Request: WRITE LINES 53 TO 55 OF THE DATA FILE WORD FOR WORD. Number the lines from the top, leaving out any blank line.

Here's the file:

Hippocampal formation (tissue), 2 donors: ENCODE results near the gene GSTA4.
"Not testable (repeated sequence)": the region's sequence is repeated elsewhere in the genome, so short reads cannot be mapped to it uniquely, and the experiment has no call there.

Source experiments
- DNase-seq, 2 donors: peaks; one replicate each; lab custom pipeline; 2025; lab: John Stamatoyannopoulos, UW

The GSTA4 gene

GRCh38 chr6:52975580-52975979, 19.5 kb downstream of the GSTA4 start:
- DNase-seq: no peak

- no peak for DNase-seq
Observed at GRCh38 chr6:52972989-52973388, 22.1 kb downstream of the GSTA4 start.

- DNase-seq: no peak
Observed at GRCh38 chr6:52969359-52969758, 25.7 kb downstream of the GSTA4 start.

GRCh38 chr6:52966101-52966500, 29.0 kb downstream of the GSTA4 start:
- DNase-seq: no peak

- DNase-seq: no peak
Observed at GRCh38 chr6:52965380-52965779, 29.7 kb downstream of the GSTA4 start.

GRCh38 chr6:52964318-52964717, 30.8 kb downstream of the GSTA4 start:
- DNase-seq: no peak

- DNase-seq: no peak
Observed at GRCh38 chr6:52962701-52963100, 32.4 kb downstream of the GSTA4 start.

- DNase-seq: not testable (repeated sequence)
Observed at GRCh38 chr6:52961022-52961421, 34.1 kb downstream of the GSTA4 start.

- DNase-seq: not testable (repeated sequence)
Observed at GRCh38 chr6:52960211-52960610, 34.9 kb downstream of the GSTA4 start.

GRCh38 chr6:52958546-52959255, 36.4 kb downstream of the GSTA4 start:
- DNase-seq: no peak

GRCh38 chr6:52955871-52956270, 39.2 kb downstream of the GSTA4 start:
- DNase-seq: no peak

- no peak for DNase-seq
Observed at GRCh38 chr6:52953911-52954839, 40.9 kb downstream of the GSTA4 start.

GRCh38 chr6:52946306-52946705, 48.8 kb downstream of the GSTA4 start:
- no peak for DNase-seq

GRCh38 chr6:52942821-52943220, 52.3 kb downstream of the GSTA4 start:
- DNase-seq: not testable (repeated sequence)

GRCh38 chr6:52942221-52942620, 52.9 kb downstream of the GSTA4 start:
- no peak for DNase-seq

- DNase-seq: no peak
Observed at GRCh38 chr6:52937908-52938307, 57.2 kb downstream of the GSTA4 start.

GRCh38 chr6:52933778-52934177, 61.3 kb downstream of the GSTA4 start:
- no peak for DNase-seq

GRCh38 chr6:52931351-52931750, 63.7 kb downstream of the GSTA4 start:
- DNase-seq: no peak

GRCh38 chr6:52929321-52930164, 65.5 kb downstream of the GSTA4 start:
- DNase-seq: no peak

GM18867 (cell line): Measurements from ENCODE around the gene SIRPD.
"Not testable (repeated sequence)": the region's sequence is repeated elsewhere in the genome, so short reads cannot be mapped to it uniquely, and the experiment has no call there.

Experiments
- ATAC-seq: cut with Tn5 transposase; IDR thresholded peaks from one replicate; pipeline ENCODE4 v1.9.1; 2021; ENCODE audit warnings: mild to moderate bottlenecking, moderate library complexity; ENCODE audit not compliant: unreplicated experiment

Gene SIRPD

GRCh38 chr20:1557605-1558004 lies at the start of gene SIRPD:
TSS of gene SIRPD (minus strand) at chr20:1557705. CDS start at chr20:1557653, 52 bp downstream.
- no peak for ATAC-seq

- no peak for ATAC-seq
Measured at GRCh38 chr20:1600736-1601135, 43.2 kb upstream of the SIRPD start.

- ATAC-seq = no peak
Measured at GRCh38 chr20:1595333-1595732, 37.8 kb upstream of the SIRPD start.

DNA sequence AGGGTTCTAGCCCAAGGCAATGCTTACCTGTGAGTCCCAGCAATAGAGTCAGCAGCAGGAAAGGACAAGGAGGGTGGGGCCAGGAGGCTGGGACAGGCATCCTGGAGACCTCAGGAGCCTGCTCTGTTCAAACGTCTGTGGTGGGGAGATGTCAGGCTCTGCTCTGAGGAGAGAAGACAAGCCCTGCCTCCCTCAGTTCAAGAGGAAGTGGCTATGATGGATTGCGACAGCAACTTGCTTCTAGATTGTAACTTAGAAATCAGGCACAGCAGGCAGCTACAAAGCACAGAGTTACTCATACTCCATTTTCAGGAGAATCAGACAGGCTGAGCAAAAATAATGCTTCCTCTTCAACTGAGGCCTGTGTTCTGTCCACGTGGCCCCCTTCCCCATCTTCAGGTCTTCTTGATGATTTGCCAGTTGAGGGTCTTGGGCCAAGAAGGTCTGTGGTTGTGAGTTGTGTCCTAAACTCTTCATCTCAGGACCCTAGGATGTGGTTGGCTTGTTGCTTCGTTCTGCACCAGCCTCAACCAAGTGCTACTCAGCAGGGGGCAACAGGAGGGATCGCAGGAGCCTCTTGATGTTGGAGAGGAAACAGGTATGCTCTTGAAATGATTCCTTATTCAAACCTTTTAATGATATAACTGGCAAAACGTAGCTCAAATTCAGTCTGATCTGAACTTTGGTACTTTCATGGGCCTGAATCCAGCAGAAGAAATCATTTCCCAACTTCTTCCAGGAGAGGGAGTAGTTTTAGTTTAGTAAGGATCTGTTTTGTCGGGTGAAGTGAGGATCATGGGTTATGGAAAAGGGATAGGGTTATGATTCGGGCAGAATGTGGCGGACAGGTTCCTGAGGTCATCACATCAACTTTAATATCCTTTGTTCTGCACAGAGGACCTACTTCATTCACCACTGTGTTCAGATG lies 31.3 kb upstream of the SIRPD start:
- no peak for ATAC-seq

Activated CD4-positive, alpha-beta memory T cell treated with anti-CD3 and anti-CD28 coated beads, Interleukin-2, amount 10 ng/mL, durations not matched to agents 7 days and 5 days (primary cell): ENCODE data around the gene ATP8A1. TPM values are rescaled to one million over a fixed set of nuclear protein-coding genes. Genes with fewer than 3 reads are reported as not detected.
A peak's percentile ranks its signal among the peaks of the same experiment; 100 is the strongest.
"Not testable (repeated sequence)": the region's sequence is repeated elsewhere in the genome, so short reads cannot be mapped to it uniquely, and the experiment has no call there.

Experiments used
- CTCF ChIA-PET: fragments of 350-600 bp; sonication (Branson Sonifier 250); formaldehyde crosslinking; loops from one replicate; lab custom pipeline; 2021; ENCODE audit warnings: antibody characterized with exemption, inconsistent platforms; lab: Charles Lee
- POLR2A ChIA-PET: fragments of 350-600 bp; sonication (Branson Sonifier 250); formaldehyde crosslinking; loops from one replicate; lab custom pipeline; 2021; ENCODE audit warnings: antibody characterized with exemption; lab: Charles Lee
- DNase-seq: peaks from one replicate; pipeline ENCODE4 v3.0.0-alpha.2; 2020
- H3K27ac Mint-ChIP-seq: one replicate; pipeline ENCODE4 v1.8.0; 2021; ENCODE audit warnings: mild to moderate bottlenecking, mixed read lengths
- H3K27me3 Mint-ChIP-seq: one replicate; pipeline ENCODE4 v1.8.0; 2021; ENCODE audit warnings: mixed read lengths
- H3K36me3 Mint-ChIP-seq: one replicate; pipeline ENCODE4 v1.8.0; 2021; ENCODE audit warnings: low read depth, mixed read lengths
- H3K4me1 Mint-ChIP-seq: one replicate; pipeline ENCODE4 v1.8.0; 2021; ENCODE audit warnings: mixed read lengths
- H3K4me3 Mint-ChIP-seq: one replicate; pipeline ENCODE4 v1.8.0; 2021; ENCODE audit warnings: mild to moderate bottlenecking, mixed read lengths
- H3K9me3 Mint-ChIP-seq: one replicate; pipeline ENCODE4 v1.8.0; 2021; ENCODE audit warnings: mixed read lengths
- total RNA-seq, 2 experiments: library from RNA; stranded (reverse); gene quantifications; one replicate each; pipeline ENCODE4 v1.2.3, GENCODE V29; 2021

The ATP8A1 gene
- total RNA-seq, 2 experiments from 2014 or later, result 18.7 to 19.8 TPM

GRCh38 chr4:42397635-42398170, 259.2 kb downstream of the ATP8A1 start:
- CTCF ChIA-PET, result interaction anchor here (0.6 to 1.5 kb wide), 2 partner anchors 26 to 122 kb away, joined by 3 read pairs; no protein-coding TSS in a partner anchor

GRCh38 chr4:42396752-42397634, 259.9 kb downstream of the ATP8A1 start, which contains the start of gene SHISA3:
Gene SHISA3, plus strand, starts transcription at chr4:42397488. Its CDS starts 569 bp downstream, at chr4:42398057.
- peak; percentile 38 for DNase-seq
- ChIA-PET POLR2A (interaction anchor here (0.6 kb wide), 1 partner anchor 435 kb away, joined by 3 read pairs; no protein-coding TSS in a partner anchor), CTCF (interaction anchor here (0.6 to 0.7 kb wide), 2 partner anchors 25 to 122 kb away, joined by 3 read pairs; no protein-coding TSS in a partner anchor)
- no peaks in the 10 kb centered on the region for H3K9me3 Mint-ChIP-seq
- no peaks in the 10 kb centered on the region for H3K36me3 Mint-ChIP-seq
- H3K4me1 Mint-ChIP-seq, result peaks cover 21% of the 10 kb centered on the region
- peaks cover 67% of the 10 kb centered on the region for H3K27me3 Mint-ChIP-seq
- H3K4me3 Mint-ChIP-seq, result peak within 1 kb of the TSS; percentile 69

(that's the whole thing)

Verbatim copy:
Measured at GRCh38 chr20:1600736-1601135, 43.2 kb upstream of the SIRPD start.

- ATAC-seq = no peak
Measured at GRCh38 chr20:1595333-1595732, 37.8 kb upstream of the SIRPD start.